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Today's News

  • Chiefland veteran keynote speaker on 'The Peublo Incident'

    The U.S.S. Pueblo was masquerading as a scientific research vessel off the coast of North Korea when enemy forces determined the ship was of interest, sending  a small fleet of boats to corral its crew of 81 officers and enlisted men.
    That was 1968, and the enemy had good reason to be suspicious. The Pueblo was a U.S. Navy surveillance ship, loaded down with the most high-tech spy equipment of the day, as well as a good deal of intelligence.

  • Dean appears before commission on Duke metering

    Senator Charles Dean (R-Inverness) appeared last week before the Florida Public Service Commission’s special meeting to address the Duke Energy Meter Rerouting issue.  Dean had concerns over the issue.

    “This is a very important issue, one I have heard much about from my constituents, and I wanted to make sure to bring their concerns to the Public Service Commission,” Dean said.

  • Schuler re-elected Bronson mayor

    The Bronson Town Council wrapped up business for the 2013-14 fiscal year on Monday and set the tone for the coming year with the final approval of a budget for the year that started on Wednesday, a 4 percent pay increase for city employees and reelection of Franklin Schuler as mayor.

    The vote was 4-1 with Councilman Berlon Weeks dissenting. Weeks had made a nomination for Councilman Bruce Greenlee but it failed to receive a second after Council members Aaron Edmondson and Beatrice Roberts nominated and seconded, respectively, the nomination of Schuler.

  • Legislators should bring good nutrition, not pork, back to their districts

    By Steve Kurlander

    ContexTFlorida

    A recent “fluff” piece by political writer Anthony Man in the Sun Sentinel reported that Florida Congressman Ted Deutch has become a vegan. He says he’s lost “25 pounds” and that his “health has definitely improved as a result.”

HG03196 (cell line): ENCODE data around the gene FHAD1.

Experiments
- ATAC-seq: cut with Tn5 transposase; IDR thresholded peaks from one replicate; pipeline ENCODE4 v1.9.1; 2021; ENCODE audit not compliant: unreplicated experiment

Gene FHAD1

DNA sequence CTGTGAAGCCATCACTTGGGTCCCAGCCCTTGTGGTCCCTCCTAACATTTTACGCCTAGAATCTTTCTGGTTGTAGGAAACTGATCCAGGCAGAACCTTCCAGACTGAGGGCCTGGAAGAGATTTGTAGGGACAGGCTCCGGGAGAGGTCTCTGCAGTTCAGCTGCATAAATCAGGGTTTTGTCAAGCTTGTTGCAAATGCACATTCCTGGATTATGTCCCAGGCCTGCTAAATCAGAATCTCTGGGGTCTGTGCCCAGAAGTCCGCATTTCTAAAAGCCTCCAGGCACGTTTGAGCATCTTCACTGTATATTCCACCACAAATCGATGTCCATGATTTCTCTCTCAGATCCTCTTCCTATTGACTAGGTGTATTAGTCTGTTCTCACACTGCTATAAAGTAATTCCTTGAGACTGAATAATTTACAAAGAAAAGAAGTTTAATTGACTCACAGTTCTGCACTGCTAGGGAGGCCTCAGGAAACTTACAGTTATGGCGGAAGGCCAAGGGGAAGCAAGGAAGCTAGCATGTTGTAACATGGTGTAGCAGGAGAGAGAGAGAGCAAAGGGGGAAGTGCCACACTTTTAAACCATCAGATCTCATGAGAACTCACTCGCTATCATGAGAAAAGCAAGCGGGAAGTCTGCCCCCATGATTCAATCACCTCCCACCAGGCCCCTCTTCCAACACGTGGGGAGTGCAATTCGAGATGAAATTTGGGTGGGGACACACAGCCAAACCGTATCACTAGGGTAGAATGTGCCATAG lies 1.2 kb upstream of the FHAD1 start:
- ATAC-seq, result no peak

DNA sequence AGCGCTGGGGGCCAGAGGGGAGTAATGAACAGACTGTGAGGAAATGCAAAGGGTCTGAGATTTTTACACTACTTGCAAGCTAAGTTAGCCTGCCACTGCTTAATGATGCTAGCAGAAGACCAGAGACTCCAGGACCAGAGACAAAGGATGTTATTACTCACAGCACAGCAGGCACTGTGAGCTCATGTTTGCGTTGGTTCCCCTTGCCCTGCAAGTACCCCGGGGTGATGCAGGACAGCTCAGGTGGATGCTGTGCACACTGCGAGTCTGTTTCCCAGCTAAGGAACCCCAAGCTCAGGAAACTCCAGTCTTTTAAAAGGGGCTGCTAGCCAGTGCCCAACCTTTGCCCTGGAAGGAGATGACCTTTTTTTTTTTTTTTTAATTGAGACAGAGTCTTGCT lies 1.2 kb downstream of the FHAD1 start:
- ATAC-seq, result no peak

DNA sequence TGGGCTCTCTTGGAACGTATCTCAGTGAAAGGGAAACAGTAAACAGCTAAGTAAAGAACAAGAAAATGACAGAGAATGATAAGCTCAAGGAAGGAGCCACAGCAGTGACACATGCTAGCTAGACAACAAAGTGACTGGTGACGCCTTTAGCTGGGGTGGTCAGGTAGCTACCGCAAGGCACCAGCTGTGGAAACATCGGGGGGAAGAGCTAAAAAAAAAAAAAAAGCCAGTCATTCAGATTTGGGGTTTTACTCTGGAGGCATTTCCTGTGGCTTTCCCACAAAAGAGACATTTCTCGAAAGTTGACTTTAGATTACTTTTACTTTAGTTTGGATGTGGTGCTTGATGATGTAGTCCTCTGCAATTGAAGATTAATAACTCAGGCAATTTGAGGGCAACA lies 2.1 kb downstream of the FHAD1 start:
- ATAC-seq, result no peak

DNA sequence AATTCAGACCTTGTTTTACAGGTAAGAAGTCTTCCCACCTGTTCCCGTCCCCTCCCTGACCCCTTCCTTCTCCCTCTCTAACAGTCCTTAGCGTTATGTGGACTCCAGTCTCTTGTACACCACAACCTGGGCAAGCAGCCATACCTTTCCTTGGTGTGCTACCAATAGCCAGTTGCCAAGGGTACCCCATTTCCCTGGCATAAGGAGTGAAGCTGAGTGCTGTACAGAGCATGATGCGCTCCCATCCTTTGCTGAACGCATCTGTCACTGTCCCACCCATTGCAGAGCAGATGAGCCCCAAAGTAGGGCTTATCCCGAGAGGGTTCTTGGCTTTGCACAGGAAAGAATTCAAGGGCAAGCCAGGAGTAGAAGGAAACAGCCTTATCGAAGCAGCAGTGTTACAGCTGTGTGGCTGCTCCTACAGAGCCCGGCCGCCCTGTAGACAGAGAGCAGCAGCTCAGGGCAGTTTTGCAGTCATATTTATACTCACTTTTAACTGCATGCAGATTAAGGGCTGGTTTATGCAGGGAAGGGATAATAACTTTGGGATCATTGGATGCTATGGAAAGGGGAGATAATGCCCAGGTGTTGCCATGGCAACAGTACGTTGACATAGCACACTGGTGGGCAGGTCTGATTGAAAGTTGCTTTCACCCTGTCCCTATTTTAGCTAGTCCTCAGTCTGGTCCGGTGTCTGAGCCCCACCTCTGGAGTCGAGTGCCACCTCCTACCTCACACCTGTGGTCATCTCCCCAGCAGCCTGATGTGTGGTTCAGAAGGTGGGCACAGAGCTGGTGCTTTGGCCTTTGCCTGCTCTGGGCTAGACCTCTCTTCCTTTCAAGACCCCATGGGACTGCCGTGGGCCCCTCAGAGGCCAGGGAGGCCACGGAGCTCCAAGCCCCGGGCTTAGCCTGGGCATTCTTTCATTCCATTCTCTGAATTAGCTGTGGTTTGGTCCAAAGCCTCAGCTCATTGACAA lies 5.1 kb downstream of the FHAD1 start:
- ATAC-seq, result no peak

Citing his long day where he finds himself not eating many homemade meals and faced with caloric choices all day, Deutch said he has “come to really [enjoy] the vegetable side dishes at restaurants.”

  • Kudos to SVP's "Of Mice and Men"

    By Karen Sloat

    Correspondent

    The Suwannee Valley Players outdid themselves with an emotional adaptation of John Steinbeck's "Of Mice and Men" this weekend at the Chief Theare.

    The story is of two migrant field hands, the average-looking yet smart George and the strong but mentally challenged Lennie who both find work on a California farm during The Great Depression.

    In addition to the strong lead role of George, played by the seasoned actor Terry Wines, three young actors stood out.

  • UF researcher still looking for allergen-free peanut

    By Brad Buck

    bradbuck@ufl.edu

    A University of Florida scientist has moved one step closer to his goal of eliminating 99.9 percent of peanut allergens by removing 80 percent of them in whole peanuts.

    Scientists must eliminate peanut allergens below a certain threshold for patients to be safe, said Wade Yang, an assistant professor in food science and human nutrition and member of UF’s Institute of Food and Agricultural Sciences.

  • Why is the church in my pocket?

    By Pastor Terry Wines

    The Sunday after the Tsunami that devastated the Philippines in 2004, I shared with my congregation how we could help through our denominational relief organization (UMCOR). That morning there happened to be other financial requests in the bulletin. This prompted one person to complain out loud during announcements that “the church is always in my pocket!”

  • Church News for the week of October 2

    Fall Bazaar at Good Shepherd

       It is almost time for Good Shepherd Lutheran Church's annual Fall Bazaar, Yard and Bake Sale, scheduled Oct. 3-4.

    The event is from 8 a.m. to 2 p.m. and there will be lots of yard sale items and, of course, our bake sale with lots of homemade cookies, cakes, muffins, breads, etc. We will also have hotdogs and chili for sale for lunch.

    Fall Revival at Full Gospel

  • A trip to Cedar Key

    Chiefland Elementary School 5th grade gifted and enrichment students visited the Cedar Key Historical Museum recently.

    The class also visited the town's Smithsonian Museum on Main Street exhibit on "The Way We Work."

  • Childhood developmental services

       Childhood Development Services Inc., Head Start/Early Head Start, recruits children year round. Our services include early childhood education (6 weeks – 5 years), expectant mothers’ program, vision, hearing, and dental screenings, disabilities, developmental screenings and much more.

    For more information, call (Levy and Gilchrist counties) 1-800-303-7812, or 352-498-1603 if in Dixie County.